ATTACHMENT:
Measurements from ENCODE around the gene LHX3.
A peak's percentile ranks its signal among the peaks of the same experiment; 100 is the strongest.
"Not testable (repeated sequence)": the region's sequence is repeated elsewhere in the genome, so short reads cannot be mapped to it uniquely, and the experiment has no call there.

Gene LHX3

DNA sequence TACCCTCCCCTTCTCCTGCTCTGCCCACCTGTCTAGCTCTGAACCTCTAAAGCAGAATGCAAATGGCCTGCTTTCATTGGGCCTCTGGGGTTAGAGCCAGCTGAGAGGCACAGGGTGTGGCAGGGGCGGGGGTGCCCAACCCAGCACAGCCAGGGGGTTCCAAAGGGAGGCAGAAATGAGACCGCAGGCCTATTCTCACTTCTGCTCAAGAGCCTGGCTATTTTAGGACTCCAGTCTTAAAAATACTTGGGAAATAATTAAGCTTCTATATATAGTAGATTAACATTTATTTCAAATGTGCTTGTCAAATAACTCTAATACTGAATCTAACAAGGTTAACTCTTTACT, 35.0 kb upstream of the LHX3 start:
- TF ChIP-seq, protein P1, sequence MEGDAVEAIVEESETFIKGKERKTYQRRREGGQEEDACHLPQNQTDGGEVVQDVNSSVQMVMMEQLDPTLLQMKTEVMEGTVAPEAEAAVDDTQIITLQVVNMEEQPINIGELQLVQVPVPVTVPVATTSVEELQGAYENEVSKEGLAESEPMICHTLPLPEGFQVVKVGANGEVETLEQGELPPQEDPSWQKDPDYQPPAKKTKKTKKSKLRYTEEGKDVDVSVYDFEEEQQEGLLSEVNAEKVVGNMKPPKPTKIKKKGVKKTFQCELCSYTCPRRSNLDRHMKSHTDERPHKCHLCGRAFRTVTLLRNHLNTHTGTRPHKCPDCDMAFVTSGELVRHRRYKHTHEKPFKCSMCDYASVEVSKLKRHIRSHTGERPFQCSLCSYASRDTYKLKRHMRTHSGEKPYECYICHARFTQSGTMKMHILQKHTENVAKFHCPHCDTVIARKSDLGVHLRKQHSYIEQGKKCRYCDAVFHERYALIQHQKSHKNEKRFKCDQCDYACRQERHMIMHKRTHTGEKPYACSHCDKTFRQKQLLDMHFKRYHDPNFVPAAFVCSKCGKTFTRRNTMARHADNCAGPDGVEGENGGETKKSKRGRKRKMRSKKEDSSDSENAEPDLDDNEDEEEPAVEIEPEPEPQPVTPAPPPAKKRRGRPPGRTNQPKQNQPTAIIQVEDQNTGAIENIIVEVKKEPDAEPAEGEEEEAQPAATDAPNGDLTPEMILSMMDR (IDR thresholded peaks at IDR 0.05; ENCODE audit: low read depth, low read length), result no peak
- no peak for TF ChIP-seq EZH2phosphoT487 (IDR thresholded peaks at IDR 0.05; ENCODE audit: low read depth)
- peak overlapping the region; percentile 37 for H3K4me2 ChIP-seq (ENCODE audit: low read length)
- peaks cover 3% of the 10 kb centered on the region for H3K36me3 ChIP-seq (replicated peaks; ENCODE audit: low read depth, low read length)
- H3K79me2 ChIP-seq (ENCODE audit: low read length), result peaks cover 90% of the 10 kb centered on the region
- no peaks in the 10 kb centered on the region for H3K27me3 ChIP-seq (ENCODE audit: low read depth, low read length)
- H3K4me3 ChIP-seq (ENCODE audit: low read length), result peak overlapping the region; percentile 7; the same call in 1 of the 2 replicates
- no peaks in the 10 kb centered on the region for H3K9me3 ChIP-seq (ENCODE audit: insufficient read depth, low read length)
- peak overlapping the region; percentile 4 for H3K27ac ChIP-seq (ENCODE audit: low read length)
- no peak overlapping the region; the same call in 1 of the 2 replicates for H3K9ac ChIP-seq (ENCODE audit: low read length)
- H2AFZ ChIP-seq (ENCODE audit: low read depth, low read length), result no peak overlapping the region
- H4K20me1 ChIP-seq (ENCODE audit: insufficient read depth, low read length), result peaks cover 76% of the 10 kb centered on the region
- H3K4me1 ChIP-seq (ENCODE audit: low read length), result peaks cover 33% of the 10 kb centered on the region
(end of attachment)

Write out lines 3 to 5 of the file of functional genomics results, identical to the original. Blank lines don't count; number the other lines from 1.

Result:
"Not testable (repeated sequence)": the region's sequence is repeated elsewhere in the genome, so short reads cannot be mapped to it uniquely, and the experiment has no call there.

Gene LHX3

DNA sequence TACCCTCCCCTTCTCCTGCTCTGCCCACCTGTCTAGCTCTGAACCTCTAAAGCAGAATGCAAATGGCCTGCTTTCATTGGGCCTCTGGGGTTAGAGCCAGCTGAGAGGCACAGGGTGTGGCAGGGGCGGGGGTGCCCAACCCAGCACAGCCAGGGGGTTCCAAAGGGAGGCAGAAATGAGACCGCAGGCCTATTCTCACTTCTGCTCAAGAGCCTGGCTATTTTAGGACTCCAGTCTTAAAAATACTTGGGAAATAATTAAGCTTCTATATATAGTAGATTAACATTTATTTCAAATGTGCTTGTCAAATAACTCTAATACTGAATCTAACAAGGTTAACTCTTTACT, 35.0 kb upstream of the LHX3 start: